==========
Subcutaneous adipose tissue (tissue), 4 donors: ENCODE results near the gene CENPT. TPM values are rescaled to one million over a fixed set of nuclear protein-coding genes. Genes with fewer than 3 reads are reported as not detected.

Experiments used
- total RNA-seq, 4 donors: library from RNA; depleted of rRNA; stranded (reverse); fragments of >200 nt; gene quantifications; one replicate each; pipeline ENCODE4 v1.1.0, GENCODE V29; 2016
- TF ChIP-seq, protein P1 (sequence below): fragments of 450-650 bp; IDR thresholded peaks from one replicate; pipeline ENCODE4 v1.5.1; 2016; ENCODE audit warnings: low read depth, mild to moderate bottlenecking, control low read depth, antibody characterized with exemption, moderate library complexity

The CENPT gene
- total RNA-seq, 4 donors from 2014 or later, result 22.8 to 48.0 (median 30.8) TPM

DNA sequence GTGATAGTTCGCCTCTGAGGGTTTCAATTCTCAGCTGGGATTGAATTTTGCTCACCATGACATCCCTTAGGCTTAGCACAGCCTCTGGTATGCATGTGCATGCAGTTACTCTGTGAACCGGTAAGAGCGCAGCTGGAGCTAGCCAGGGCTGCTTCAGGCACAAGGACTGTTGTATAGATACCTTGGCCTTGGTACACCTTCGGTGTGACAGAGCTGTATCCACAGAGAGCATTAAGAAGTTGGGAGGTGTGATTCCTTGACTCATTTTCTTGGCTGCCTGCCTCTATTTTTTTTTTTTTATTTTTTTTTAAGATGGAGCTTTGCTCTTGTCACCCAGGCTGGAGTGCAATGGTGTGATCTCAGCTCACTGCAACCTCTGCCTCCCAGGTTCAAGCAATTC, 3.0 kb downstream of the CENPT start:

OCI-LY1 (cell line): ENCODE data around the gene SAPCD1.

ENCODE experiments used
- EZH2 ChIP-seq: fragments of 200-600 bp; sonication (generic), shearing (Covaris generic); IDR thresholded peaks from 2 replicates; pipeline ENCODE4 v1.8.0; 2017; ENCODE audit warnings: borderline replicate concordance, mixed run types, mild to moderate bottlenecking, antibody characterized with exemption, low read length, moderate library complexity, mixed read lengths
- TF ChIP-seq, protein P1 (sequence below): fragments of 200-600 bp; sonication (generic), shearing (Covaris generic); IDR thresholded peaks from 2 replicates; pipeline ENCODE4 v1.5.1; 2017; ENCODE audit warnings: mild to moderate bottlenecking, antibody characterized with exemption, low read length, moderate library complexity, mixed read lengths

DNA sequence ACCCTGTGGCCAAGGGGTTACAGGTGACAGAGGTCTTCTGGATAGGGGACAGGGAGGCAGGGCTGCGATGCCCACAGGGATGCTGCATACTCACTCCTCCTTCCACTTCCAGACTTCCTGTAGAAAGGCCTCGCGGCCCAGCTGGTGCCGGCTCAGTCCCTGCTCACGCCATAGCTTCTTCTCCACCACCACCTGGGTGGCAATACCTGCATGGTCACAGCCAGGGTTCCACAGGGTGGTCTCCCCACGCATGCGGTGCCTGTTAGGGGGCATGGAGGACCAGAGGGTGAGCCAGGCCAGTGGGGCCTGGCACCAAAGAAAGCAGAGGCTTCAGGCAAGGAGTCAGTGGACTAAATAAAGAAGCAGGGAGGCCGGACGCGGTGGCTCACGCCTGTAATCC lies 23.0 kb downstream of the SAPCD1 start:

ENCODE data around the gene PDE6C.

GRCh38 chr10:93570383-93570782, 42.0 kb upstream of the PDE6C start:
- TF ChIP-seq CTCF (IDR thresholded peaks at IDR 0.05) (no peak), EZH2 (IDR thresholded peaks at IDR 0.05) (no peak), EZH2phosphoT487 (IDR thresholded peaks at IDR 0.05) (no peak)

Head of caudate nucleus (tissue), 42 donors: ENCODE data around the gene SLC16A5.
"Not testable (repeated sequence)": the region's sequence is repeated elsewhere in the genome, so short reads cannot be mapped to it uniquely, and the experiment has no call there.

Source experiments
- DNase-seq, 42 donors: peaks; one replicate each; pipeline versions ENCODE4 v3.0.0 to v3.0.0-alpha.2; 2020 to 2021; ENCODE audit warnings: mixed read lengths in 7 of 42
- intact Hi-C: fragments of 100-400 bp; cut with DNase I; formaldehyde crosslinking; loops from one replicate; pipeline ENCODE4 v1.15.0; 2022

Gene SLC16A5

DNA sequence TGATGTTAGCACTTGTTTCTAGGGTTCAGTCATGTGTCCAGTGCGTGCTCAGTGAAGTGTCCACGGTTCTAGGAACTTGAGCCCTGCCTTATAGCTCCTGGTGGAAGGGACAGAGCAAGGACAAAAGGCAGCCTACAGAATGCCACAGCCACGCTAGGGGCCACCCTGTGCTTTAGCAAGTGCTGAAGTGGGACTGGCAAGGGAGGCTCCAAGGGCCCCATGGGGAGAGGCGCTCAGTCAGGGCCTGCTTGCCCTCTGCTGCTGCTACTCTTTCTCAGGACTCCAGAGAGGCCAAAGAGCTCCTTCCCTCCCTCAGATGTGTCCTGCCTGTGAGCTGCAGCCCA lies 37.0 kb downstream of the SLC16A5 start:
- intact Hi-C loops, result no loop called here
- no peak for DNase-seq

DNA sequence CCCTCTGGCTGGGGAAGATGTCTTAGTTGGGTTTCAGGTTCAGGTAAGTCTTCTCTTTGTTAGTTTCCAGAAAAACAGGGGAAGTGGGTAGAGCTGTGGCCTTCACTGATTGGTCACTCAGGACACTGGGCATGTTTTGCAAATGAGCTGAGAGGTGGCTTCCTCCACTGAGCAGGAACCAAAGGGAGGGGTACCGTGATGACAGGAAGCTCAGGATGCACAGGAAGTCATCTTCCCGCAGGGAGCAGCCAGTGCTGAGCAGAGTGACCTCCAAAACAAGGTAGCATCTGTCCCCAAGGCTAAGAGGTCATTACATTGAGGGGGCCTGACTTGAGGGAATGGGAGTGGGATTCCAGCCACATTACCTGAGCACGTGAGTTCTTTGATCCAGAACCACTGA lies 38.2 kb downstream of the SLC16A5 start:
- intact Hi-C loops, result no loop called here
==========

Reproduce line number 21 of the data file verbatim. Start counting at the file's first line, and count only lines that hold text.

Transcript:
Gene SLC16A5